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Would the Arizona Coyotes really trade Max Domi for Auston Matthews?

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What a Domi for Matthews proposal says about the allure of Auston Matthews to Arizona in general.

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In last week's article on the Draft Lottery chances of the Calgary Flames, Eric Francis of Sportsnet argued that Calgary's ability to flip the first overall pick might be more useful than retaining it, especially if the Arizona Coyotes were involved:

Given how happy the Flames are with their budding centre-ice strength, the door would also be open for the boldest of moves, which would be to shop the first pick overall — namely to the Arizona Coyotes.

As a former staffer, GM Brad Treliving has a tight relationship with ‘Yotes GM Don Maloney and knows how much the Franchise would crave having the Phoenix-raised product. Perhaps the Flames could swap their first pick for Arizona’s top pick and also acquire a top prospect or two — or maybe even Max Domi — in a deal.

There is a lot to unpack in this quote, but let's begin with the obvious question: would the Coyotes really trade Max Domi for Auston Matthews?

Domi for Matthews?

In a straight-up deal for the 1st overall pick, the answer is almost assuredly yes. In Domi's Draft +1 season, some of his NHL comparables (based on OHL production) were Corey Perry, Scott Hartnell, and Ales Hemsky. All three turned out to be consistent NHLers, though Arizona fans would hope that Domi turns out to be more Perry than Hemsky.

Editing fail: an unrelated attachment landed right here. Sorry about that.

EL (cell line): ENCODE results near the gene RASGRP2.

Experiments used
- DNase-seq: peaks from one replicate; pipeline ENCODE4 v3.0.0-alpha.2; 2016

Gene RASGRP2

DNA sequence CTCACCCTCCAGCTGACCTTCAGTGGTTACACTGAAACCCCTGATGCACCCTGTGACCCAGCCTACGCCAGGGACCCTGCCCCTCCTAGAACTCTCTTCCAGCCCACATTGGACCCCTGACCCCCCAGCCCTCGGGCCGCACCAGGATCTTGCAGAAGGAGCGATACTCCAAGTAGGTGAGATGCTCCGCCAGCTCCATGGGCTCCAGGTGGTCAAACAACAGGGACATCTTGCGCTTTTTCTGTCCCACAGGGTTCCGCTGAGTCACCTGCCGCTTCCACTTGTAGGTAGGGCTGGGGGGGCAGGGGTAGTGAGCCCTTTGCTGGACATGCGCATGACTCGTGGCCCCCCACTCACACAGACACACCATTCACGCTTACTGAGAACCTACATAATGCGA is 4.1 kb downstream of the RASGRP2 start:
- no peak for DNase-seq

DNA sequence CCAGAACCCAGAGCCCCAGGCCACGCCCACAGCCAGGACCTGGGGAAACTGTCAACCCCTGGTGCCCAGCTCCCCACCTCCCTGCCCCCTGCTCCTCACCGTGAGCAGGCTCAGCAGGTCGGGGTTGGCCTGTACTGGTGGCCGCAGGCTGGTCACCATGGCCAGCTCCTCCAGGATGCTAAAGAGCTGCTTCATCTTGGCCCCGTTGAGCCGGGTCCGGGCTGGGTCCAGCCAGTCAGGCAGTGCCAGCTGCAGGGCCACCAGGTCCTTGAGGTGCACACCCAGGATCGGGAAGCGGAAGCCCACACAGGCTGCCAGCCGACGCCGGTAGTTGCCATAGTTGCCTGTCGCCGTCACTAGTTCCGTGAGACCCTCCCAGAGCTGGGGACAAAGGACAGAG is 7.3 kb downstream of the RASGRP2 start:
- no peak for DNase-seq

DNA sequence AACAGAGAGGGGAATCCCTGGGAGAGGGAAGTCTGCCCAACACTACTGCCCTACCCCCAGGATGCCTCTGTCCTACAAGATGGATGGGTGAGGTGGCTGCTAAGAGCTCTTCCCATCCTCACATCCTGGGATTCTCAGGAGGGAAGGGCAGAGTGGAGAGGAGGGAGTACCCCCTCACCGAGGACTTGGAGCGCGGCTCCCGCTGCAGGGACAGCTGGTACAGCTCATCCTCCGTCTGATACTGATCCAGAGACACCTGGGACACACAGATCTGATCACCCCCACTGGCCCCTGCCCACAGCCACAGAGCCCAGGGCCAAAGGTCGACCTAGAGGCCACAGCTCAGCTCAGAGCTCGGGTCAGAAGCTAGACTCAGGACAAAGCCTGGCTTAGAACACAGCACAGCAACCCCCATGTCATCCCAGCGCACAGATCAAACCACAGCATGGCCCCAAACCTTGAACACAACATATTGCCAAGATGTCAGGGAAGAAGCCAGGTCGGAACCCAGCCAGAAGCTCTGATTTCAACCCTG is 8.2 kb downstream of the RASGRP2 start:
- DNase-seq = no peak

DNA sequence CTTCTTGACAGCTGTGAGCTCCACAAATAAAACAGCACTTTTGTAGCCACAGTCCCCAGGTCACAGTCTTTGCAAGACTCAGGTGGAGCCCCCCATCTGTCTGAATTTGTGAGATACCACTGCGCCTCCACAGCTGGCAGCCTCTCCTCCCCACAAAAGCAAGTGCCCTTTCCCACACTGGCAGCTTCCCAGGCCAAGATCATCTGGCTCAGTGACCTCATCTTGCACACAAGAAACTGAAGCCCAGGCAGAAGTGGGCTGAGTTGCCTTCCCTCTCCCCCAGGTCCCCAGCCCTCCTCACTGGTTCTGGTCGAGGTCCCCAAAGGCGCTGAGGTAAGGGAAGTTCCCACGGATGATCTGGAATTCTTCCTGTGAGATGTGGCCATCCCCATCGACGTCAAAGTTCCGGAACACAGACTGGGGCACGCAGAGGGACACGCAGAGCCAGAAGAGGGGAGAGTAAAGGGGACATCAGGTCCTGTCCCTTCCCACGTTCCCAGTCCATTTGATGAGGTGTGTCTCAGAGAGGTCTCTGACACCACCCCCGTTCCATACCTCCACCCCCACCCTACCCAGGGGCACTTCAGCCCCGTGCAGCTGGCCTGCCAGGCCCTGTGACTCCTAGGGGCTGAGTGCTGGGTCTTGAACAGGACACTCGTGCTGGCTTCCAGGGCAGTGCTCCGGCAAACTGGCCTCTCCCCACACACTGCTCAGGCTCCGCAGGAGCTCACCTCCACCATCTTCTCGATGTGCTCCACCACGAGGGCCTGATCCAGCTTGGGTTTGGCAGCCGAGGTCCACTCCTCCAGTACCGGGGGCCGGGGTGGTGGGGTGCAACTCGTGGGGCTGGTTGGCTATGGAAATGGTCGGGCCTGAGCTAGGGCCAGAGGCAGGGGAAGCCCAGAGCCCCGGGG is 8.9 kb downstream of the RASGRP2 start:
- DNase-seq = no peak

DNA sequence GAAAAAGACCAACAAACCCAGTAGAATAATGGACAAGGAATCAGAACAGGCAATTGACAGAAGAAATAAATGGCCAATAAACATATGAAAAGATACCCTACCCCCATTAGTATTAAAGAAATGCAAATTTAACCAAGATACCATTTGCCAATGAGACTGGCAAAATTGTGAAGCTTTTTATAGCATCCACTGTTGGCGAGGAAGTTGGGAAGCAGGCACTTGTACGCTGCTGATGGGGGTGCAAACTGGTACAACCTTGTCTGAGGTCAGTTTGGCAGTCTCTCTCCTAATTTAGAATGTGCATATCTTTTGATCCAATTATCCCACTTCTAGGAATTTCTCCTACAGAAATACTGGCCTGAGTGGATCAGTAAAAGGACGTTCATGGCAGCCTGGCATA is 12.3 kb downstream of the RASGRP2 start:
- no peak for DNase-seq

Auston Matthews on the other hand was mentioned in the same breath as Anze Kopitar and Jonathan Toews as recently as December of last year. That's important for two reasons: first, both Kopitar and Toews have been repeat Selke Trophy finalists, with Toews actually winning the 2012-13 incarnation. That speaks not only of quality, but of consistency. Kopitar and Toews personify the blueprint for success in the modern NHL.

Second, the difference in skill level between Kopitar and Toews is negligible; Toews averages .895 points per game in his NHL career while Kopitar averages .893 points per game. However, the difference between Corey Perry (.833 points per game), Alex Hemsky (.703 points per game), and Scott Hartnell (.574 points per game) is quite stark. It's the difference from being a franchise cornerstone (Perry) to a supplemental top six forward (Hartnell and Hemsky).

Every draft pick is a gamble, and Domi has the advantage of actually having an extended sample of NHL action to look at compared to Matthews' experience in Europe. But the days of Alexandre Daigle and Patrik Stefan are further and further in the distance; even the least impressive first overall pick of the post-Lockout Era - Nail Yakupov - was a product of a relatively anemic draft class (#2 and #3 that season were Ryan Murray and Alex Galchenyuk, respectively). Draft scouts are not infallible, but it is rare in this day and age for them to get a player completely wrong.